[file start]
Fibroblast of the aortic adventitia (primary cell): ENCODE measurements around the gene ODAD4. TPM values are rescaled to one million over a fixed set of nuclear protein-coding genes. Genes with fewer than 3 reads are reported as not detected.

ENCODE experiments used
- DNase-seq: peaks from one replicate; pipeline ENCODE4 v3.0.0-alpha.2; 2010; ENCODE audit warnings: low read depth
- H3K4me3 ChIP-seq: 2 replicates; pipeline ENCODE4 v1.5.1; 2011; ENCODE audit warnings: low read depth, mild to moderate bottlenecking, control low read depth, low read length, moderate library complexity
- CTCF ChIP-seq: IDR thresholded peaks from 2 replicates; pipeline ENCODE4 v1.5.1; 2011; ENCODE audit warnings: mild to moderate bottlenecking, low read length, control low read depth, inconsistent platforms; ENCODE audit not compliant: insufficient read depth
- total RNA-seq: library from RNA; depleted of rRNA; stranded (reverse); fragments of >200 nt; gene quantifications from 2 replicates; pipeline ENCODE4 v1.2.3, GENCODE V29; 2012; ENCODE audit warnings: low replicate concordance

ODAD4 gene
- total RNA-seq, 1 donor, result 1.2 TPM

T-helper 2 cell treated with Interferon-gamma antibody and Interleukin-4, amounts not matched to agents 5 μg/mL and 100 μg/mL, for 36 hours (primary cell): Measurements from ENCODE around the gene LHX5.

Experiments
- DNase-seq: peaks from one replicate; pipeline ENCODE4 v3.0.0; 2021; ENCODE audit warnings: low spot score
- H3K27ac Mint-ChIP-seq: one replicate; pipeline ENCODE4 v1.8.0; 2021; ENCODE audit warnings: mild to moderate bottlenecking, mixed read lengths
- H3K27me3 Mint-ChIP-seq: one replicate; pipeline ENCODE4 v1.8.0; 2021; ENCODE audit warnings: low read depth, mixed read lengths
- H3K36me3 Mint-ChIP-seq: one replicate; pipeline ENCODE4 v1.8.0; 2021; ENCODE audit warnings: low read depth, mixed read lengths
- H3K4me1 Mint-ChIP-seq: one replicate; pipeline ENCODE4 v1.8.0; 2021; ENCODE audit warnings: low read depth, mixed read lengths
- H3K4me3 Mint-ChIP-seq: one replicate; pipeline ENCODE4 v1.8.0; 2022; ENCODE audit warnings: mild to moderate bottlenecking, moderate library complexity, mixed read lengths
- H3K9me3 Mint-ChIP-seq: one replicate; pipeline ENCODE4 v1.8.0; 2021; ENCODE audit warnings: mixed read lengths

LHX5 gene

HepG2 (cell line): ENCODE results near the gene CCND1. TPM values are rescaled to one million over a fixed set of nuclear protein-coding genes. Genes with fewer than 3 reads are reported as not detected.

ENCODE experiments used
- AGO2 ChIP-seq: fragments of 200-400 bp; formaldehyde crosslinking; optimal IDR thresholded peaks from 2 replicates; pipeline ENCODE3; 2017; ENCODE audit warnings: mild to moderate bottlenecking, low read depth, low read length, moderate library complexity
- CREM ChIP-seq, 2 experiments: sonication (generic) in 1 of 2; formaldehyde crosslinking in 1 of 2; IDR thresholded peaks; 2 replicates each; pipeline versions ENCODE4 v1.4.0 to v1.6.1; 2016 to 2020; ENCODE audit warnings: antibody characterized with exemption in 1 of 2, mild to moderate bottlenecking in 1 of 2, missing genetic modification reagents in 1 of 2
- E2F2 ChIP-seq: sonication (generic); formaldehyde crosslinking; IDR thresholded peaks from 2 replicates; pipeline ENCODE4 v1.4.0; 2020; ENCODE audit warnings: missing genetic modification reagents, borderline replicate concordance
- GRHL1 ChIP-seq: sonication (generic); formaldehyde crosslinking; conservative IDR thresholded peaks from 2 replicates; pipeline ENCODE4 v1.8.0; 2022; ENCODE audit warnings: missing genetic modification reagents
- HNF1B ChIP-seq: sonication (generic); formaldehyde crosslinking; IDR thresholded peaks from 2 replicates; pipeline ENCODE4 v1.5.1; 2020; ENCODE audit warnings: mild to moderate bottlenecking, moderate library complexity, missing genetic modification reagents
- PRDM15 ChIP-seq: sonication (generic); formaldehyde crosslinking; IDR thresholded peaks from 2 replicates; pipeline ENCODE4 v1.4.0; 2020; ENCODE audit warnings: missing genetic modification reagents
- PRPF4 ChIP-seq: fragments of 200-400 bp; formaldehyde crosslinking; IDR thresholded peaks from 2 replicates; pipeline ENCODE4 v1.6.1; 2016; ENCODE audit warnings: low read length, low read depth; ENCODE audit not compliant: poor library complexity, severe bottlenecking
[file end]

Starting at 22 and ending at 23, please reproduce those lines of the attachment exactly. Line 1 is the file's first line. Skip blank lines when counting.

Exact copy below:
- CREM ChIP-seq, 2 experiments: sonication (generic) in 1 of 2; formaldehyde crosslinking in 1 of 2; IDR thresholded peaks; 2 replicates each; pipeline versions ENCODE4 v1.4.0 to v1.6.1; 2016 to 2020; ENCODE audit warnings: antibody characterized with exemption in 1 of 2, mild to moderate bottlenecking in 1 of 2, missing genetic modification reagents in 1 of 2
- E2F2 ChIP-seq: sonication (generic); formaldehyde crosslinking; IDR thresholded peaks from 2 replicates; pipeline ENCODE4 v1.4.0; 2020; ENCODE audit warnings: missing genetic modification reagents, borderline replicate concordance